How do you adapt your training to the ‘shape of the day’?
The shape of the day, that is an elusive concept. One day you feel great and another day the workout can just be too much. How do you know if you are ready for your planned workout? Hardlopen.nl expert Rob Veer explains how to adapt your training to the shape of the day.
Listening to your body is not always easy. Your body rarely expresses itself clearly. And when it sends a signal that for once is not ambiguous, it generally falls on the deaf ears of the avid runner. After all, the schedule says its time for a workout and the fear of deviating from it is great.
Listening to pain signals
If you stop at every signal of pain, it is better to stop running altogether, or as an acquaintance once said to me: “If I listened to my body, I’d be lying on the sofa all day.” Moreover, the pain signal tends to go away “on its own”. Sometimes, however, things go badly wrong and you suffer an injury or become overtrained, which means you will literally be out of action for weeks and sometimes months.
Your body never lies, but it remains difficult to deal adequately with its signals. This is why the search is still ongoing for a tool that can correctly evaluate the signals and set the traffic light to red, green or yellow at that moment. Despite frantic efforts, that tool has yet to be found.
There are no handy devices to measure the risk of injury. You must rely on your own common sense. If your pain persists for more than a week and does not subside, see a physiotherapist. When in doubt, choose the safest option; it is better to make a slight adjustment now than to apply the brakes later.
If fatigue lasts too long, you may find yourself in a situation of being overtrained. You can compare it to physical burnout. Full recovery from a state of overtraining can take several months to more than a year. Bear in mind that other things are also involved, such as stress, poor eating habits or sleeping problems.
There are some devices that help you check whether you are sufficiently rested for the next workout. These are based on (among other things) the HRV, the heart rate variation. They are pricey and not yet 100% reliable. Another, less reliable method is to measure the resting pulse, the heart rate before getting out of bed.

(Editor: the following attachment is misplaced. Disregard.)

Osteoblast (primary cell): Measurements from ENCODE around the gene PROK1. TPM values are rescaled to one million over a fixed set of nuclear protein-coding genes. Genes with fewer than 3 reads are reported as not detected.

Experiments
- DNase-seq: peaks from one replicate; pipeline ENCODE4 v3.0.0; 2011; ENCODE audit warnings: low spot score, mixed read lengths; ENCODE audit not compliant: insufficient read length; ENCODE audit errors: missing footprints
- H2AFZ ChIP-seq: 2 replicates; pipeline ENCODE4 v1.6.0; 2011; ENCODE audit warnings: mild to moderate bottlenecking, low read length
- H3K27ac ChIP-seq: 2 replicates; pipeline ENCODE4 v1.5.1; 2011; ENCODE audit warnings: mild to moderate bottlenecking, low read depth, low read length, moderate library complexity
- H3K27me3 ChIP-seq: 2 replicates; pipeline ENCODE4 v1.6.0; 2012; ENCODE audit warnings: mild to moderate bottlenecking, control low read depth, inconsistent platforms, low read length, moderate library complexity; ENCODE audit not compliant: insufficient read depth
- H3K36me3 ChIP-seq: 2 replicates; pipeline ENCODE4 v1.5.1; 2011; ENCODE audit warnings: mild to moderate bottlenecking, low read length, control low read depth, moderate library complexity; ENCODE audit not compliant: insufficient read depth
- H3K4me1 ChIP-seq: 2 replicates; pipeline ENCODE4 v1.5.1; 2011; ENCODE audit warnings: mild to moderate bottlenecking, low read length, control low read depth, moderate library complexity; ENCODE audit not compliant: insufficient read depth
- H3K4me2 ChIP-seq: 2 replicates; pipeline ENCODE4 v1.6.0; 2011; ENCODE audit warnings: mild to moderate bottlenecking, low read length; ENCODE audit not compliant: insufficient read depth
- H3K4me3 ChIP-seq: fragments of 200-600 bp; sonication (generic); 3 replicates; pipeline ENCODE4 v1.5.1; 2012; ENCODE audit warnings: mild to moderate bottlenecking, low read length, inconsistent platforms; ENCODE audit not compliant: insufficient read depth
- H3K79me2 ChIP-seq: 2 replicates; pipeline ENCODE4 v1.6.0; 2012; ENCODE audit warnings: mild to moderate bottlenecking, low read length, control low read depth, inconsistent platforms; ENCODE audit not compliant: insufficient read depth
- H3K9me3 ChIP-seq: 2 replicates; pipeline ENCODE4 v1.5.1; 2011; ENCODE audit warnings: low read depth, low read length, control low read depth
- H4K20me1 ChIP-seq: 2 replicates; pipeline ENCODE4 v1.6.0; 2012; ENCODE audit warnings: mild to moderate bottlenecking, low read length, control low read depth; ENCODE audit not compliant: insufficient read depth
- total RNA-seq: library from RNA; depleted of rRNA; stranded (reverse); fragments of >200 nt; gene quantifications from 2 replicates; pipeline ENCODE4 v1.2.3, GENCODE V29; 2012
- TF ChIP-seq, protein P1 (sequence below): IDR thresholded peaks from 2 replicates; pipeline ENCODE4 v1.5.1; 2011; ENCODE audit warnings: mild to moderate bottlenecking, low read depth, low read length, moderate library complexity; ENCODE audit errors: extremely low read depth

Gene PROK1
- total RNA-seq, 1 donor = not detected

As a trainer of a cycling team told me, “I don't need a device like that. When I see how my riders arrive at the breakfast table in the morning, that tells me enough.” Of course, you do not have to depend on devices or an attentive and empathic coach.
In my book The ten, the half and the whole: Handbook for the performance-oriented runner [De tien, de halve en hele, handboek voor de prestatiegerichte hardloper’] (published in early 2018), I describe a quick test that enables you to quickly and easily determine each morning whether you need to adjust the training planned for the day. It works as follows:
Ask yourself these three questions every morning and give your answer in the form of a numerical score:
- How high is your resting pulse rate? Normal = 1 point, add 1 point for every 2 heartbeats higher
- How tired do you feel? Rested = 1 point, very tired = 5 points
- How much are you looking forward to your workout? Very enthousiastic = 1 point, Reluctant = 5 points
If your answer to any of these questions is 3 or more points, adjust the training for that day.
Depending on the aches and pains or the fatigue, it is best to adjust your training as follows: First, reduce the speed. Run the endurance runs at a more leisurely pace than usual and omit any speed work such as interval training and tempo runs. Does that not improve things? If not, shorten the next training sessions and consider adding one or two extra rest days. If you are dealing with an injury, look for alternative forms of training such as cycling, swimming or the cross trainer.
You often hear that, in hindsight, athletes could have avoided an injury or overtraining if they had taken their body’s signals more seriously. Don’t let that happen to you!